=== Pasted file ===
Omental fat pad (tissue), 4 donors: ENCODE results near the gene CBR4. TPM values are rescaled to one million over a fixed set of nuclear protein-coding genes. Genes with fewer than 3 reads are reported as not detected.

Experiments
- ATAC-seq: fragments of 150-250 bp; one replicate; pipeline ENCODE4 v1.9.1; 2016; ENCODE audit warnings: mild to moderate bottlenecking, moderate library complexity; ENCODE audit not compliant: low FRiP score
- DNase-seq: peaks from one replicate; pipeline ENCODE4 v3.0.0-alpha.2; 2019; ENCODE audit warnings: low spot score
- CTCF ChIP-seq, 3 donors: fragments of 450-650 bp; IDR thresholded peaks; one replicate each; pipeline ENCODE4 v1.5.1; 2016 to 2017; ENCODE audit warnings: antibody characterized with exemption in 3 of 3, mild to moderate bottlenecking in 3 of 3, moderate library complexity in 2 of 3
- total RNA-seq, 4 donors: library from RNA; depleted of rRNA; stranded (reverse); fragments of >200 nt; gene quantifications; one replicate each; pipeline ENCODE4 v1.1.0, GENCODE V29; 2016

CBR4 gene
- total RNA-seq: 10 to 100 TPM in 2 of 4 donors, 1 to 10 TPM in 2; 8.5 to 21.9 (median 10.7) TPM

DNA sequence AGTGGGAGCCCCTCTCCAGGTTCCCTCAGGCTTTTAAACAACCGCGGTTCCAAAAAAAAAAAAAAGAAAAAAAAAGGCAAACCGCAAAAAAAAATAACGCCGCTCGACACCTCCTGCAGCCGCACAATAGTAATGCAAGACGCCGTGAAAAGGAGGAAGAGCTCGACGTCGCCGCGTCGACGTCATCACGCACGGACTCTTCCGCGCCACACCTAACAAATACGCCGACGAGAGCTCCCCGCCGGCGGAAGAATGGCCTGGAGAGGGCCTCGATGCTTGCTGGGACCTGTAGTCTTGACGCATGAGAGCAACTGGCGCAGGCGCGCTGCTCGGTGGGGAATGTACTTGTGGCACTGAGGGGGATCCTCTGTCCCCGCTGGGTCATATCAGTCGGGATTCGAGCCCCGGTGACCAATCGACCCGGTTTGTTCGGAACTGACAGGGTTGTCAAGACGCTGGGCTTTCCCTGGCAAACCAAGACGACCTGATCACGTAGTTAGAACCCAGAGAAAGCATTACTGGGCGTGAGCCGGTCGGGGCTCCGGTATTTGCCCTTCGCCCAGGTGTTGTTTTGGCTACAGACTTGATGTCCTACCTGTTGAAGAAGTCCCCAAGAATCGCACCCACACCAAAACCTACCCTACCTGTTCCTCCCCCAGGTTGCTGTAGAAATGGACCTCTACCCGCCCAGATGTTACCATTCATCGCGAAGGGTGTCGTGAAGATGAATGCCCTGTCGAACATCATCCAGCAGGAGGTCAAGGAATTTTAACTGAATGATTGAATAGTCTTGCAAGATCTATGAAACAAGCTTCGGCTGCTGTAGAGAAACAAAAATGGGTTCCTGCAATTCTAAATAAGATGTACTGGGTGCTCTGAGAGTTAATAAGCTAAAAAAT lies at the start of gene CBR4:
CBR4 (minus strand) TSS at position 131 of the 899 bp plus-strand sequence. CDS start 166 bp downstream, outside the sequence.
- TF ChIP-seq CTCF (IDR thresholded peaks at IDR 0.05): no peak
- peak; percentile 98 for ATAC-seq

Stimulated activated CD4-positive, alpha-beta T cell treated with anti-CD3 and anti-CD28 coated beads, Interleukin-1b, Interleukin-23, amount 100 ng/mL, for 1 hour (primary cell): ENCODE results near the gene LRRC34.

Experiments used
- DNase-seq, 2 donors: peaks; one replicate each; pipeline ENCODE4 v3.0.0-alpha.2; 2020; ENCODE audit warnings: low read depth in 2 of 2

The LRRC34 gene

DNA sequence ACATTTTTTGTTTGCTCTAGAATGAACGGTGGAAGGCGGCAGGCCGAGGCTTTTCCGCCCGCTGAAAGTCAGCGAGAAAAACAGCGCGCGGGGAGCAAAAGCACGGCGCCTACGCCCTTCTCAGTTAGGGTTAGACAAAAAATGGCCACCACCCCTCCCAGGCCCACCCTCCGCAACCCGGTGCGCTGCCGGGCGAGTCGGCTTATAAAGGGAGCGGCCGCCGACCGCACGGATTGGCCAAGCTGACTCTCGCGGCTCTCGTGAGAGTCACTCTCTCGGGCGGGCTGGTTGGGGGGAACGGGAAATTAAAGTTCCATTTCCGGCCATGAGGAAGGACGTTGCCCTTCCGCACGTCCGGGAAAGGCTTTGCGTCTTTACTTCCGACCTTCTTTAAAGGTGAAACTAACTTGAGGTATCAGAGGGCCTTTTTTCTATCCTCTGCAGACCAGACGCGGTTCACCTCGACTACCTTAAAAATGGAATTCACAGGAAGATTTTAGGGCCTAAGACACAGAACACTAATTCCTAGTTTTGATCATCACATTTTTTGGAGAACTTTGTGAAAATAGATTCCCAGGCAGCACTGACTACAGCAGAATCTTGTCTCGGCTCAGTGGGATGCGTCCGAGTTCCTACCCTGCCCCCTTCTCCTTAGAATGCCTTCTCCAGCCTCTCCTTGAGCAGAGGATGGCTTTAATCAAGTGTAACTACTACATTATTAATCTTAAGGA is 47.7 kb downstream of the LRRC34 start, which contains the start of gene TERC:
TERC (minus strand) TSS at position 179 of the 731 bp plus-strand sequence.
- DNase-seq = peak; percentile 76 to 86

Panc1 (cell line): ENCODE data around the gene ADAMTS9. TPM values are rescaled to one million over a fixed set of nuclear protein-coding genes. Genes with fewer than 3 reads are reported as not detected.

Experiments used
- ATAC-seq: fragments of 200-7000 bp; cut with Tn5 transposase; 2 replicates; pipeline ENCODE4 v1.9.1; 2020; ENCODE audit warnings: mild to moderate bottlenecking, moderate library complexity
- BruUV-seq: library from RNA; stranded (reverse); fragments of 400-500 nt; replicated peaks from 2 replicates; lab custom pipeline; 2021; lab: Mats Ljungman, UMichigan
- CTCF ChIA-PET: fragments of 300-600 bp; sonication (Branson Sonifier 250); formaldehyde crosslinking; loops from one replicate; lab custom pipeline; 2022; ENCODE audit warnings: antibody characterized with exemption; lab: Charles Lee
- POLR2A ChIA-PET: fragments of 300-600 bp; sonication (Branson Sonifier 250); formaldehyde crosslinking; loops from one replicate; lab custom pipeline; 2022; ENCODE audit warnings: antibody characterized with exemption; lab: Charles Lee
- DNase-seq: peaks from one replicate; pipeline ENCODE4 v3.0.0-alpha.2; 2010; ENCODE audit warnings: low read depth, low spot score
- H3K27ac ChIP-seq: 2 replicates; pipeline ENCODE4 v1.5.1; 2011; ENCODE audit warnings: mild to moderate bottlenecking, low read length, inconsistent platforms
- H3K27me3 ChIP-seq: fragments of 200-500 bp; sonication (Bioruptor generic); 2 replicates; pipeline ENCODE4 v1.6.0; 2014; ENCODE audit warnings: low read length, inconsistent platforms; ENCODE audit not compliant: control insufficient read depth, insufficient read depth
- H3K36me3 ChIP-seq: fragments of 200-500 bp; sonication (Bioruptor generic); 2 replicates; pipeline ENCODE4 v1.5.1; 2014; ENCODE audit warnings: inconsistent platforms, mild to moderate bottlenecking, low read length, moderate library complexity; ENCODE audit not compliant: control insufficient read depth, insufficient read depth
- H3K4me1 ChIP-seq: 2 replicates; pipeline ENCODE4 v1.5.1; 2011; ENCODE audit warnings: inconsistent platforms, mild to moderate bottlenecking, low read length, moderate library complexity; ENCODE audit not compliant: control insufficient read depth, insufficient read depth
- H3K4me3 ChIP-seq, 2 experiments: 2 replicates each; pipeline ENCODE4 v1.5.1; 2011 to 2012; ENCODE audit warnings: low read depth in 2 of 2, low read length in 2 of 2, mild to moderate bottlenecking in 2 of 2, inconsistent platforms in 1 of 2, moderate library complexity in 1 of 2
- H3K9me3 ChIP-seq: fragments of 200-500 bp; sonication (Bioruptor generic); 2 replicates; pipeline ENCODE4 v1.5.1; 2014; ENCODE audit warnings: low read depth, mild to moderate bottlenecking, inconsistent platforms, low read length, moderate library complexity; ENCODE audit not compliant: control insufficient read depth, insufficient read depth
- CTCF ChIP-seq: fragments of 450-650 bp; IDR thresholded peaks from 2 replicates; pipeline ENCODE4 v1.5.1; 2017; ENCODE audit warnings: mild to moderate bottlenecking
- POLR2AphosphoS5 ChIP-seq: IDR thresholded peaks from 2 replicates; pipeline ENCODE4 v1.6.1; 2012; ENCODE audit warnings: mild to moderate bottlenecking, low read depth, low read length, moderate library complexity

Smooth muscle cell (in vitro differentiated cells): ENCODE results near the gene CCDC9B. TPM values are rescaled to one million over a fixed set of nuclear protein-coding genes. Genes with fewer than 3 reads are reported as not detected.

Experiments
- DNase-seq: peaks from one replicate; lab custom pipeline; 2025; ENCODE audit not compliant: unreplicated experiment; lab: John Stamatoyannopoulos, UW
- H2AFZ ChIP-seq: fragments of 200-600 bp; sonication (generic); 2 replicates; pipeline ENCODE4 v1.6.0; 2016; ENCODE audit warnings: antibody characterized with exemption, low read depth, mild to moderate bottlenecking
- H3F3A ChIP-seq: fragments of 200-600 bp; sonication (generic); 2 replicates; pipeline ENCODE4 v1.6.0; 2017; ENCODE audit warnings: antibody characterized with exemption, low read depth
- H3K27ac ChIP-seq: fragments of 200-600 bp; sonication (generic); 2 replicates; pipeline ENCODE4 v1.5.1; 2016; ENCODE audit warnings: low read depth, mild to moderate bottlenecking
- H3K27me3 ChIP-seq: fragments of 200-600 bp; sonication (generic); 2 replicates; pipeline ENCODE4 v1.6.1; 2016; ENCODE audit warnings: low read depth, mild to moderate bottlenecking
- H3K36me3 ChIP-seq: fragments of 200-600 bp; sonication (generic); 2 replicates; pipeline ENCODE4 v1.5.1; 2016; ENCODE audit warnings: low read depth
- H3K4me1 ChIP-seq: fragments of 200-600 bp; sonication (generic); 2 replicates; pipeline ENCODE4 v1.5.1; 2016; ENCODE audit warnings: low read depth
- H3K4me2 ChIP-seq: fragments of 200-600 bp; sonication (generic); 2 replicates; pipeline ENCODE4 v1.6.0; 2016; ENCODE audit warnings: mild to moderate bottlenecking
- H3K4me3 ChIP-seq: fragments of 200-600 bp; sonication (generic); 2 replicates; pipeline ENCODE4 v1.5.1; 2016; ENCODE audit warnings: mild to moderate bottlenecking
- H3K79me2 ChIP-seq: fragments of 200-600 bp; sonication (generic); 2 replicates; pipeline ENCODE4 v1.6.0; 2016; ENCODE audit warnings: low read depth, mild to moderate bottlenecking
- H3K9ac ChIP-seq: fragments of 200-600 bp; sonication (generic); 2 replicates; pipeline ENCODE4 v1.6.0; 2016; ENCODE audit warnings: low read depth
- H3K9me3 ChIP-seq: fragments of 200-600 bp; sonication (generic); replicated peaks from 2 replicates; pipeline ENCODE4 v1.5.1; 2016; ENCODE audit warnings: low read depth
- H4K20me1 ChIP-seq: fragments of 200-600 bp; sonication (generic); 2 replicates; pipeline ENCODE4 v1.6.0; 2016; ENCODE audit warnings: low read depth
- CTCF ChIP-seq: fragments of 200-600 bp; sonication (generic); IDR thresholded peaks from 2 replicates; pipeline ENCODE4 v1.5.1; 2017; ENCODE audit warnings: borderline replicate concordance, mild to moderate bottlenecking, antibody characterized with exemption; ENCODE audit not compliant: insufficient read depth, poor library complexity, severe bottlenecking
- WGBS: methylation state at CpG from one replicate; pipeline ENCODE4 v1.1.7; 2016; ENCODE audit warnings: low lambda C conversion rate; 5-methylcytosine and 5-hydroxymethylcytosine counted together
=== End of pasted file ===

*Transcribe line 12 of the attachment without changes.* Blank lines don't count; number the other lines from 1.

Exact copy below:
- peak; percentile 98 for ATAC-seq